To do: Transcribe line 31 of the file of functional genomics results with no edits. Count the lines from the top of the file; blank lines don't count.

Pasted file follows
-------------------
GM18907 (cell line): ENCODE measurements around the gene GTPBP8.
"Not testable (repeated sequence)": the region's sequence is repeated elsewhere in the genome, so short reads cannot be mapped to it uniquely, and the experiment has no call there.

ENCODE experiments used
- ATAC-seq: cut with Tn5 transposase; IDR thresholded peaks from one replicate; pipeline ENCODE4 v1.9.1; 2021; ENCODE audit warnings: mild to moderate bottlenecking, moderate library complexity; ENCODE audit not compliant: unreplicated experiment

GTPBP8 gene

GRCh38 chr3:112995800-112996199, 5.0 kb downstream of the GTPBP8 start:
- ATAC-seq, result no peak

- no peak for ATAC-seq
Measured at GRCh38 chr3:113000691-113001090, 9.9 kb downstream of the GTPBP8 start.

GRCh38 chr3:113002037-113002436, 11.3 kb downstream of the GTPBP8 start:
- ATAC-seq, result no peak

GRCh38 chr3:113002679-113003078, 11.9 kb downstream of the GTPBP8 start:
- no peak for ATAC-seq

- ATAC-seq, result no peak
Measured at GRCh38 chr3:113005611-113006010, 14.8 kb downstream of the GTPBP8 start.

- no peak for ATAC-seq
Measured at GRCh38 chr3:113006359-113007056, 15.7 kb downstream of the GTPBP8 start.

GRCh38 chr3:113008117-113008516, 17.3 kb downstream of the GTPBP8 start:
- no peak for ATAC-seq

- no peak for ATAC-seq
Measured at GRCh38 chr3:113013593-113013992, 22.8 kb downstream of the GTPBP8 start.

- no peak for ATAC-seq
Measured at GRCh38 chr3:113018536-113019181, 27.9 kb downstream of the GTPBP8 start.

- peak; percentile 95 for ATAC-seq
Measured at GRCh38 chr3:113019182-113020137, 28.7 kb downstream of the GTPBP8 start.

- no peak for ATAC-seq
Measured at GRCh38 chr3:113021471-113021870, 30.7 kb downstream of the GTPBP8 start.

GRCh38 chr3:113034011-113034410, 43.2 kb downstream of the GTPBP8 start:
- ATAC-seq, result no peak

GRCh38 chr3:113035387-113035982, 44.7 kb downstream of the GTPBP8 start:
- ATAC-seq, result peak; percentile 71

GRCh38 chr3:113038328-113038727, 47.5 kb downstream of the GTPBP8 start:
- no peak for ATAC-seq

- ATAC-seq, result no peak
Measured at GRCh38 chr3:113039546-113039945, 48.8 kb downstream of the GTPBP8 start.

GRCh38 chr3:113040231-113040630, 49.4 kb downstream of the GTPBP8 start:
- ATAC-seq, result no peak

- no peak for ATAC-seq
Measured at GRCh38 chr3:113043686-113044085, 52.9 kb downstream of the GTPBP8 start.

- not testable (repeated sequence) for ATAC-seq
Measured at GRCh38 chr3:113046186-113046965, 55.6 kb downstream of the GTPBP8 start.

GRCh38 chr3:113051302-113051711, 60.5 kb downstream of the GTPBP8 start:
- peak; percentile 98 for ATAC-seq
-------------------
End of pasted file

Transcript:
- ATAC-seq, result peak; percentile 71